Pepsi broke my heart, again

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The Kendall Jenner ad confirms suspicions that brands only want to do good in a transactional and inauthentic way, writes the co-author of "Good is the New Cool: Market Like You Give a Damn."

Dear Pepsi,

Sigh. You’ve broken my heart, yet again. As a marketer, I was inspired by your decades of iconic advertising. As a business person, I watched as you talked about "Performance with Purpose," and how a slow revolution was taking place where you could create food that was both fun and nutritious. As someone obsessed with brands as a force for good, I was blown away by the audacity of Pepsi Refresh, magnificent, if flawed. It broke my heart that it didn’t evolve into the all-conquering juggernaut of purpose-driven marketing it could have been.

But this week, you broke my heart again. You released a spot that was at best, tone deaf and at worst, exploitative. A spot that at first glance looked like a Saturday Night Live parody of what a purpose-driven marketing campaign could be: all shiny production values, impeccably good-looking multi-ethnic cast ... for Pete’s sake, you even had a song by Bob Marley’s grandson as the soundtrack.

Where do I start? The fact that you took the iconography of political protest, the marches and demonstrations that are the outpouring of grief by activists, from Black Lives Matter to the Women’s March to Occupy Wall Street, and robbed them of their potency by placing them in service of selling more soda? Or the fact that leading them, like a teenage Daenerys Stormborn (minus the stripped-off blonde wig) was none other than that icon of activism ... Kendall Jenner.

Or was it the fact that she was able to insouciantly stroll through the crowds of relaxed, friendly "protesters" to give a Pepsi to a handsome policeman, at which the multi-ethnic crowd ecstatically hugs because racism just ended? Minus the pepper spray, truncheons, water cannons and mass arrests that usually accompany such a move?

I can imagine the high-fiving and Kumbayas around the room. You made a bold stand for unity and inclusion and diversity right? Except you didn’t. You confirmed the suspicions of those cynics who believe that brands only want to do good in a transactional and inauthentic way; not because of a deeply-held, purpose-driven system of values. (If you want a master class in how to do it right, watch Coca Cola’s "America the Beautiful" spot by the way. Simple, poignant and powerful.)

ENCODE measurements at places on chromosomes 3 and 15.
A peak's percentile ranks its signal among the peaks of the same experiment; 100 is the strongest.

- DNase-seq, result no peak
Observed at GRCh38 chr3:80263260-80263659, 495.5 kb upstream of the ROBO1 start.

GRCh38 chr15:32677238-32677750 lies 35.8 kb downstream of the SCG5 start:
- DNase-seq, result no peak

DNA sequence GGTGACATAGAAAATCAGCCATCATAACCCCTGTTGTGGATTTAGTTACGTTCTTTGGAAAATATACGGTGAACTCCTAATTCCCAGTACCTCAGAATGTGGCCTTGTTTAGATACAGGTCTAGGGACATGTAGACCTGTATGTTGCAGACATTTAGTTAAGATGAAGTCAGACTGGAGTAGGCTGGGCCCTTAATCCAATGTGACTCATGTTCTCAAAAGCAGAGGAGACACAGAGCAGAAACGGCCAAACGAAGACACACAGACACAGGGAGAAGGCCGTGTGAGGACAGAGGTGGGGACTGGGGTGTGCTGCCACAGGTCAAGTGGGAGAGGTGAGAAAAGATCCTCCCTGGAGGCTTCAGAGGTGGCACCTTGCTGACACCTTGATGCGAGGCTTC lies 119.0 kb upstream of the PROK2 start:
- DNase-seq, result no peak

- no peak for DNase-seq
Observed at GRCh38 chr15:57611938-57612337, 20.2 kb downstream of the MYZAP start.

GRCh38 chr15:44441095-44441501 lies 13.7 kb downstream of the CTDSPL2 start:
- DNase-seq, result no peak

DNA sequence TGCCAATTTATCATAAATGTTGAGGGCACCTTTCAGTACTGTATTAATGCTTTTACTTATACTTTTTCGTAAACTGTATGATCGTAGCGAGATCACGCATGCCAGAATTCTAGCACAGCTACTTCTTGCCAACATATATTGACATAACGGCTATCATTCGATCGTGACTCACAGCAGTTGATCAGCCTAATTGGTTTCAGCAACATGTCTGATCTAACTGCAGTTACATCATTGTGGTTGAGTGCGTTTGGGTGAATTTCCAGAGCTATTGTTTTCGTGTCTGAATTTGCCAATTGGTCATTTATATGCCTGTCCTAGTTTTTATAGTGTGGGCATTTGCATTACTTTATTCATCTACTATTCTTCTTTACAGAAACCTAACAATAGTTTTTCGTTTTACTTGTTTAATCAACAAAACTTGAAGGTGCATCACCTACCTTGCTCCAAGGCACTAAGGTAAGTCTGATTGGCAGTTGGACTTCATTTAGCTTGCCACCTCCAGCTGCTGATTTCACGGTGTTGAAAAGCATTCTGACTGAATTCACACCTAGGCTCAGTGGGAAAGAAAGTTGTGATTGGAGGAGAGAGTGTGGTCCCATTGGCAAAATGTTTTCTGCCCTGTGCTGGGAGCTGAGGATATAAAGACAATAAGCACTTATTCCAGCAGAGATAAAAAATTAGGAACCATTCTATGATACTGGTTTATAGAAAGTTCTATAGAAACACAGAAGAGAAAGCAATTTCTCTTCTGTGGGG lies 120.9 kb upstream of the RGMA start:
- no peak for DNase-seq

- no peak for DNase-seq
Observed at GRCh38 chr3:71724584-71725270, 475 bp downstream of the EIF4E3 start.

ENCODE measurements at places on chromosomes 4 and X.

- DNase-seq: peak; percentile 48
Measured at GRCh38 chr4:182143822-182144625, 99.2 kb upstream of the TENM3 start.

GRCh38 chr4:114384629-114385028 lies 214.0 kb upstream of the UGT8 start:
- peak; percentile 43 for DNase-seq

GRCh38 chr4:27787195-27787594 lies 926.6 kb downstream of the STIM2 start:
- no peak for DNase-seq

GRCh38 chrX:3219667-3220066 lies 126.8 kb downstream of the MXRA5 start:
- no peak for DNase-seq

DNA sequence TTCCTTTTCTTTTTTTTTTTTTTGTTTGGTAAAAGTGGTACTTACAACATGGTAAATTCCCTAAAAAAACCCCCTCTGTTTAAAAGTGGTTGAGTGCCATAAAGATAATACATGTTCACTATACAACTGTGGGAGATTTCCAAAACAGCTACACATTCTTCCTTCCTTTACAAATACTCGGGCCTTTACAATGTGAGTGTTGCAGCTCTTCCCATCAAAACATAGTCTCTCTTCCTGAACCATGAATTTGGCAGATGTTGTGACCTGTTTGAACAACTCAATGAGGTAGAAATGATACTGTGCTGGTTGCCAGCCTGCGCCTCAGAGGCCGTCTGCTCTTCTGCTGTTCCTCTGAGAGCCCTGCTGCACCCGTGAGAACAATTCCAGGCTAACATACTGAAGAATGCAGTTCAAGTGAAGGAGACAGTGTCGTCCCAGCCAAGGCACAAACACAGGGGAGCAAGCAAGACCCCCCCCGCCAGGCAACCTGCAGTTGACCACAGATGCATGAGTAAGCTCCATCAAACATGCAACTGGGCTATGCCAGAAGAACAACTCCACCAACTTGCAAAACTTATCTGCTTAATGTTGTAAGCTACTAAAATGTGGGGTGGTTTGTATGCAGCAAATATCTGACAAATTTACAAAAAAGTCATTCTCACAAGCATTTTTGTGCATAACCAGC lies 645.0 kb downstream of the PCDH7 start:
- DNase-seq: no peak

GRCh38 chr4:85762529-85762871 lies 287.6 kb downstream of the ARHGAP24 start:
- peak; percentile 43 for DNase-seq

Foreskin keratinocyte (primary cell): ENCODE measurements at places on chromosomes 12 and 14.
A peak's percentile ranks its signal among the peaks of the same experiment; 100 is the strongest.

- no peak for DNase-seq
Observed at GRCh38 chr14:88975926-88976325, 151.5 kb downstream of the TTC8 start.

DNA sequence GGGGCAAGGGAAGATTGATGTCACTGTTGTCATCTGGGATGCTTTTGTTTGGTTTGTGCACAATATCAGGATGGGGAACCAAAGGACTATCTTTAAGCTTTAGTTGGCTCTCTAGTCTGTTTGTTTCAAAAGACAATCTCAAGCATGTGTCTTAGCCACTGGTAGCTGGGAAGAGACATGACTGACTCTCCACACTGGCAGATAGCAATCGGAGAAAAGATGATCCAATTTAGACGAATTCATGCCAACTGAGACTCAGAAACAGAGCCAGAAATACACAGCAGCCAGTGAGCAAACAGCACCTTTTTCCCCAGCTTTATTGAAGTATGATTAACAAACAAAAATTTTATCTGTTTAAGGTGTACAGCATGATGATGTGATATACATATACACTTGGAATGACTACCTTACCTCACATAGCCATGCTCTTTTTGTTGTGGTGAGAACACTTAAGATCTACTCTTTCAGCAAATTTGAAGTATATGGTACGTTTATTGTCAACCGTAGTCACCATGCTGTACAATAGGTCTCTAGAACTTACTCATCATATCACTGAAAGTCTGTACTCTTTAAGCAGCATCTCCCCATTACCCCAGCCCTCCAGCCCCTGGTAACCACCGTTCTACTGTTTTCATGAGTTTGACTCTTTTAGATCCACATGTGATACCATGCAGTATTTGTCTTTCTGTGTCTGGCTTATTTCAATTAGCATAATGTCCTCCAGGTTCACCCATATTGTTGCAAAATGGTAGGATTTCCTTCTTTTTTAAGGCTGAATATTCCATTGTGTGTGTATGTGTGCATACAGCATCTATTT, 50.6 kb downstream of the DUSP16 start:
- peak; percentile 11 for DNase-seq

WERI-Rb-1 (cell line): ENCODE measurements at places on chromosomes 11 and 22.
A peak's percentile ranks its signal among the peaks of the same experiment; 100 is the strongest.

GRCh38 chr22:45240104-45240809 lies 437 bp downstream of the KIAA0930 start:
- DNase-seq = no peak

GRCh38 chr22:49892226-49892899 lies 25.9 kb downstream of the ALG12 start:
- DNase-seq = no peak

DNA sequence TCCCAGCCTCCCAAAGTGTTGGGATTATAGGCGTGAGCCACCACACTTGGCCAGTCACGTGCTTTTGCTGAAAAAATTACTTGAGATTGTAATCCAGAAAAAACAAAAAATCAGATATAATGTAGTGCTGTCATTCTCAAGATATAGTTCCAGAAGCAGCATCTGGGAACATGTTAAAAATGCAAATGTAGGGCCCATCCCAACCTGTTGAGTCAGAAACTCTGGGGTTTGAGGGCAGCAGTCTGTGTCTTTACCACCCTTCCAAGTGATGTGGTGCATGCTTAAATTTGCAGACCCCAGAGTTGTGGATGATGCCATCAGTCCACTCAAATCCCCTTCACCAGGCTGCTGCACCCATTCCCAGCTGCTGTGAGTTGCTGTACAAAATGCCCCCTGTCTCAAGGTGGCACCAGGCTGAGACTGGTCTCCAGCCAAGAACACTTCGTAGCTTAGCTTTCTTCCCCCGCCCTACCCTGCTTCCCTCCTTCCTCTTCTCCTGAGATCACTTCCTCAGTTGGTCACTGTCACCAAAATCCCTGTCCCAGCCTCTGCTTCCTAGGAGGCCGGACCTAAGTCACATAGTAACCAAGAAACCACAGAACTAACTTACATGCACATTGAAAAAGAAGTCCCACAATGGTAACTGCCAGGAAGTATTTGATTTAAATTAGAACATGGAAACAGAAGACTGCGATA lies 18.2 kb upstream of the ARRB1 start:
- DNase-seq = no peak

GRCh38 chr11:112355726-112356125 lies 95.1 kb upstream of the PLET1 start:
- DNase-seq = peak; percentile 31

And how exactly were you planning to follow this up, to back up the "promise" of your advertising, with the "proof" of your actions? Are you planning to make donations to some of the protest groups? Do you have a plan of action to help divided communities of color and police have better opportunities to find common ground? What exactly is your long-term plan to make sure that this isn’t just seen as empty rhetoric?

I haven’t given up on you. You have a chance to fix this. It’s going to take a lot of hard conversations internally. About how you need to have the right people at the table, with the right diverse representation, not just of ethnicity but of perspective, so they can warn you when you’re about to make a terrible mistake.

And you’re going to need to dig deep to learn from this mistake and restore faith. Because you have a golden opportunity in front of you. To really "perform with purpose" at your core. To really add value to people’s lives, in meaningful and tangible ways that go beyond advertising. And slowly, surely, you will start to erase the memory of this spot. And start to become the iconic 21st century, purpose-driven brand you have the heritage and opportunity to be.

I’ll be cheering from the sidelines when you figure it out.  

—Afdhel Aziz is the co-author of "Good is the New Cool: Market Like You Give a Damn" and founder and chief creative officer of Conspiracy of Love, a consultancy which helps Fortune 500 companies use culture and technology to build purpose-driven brands.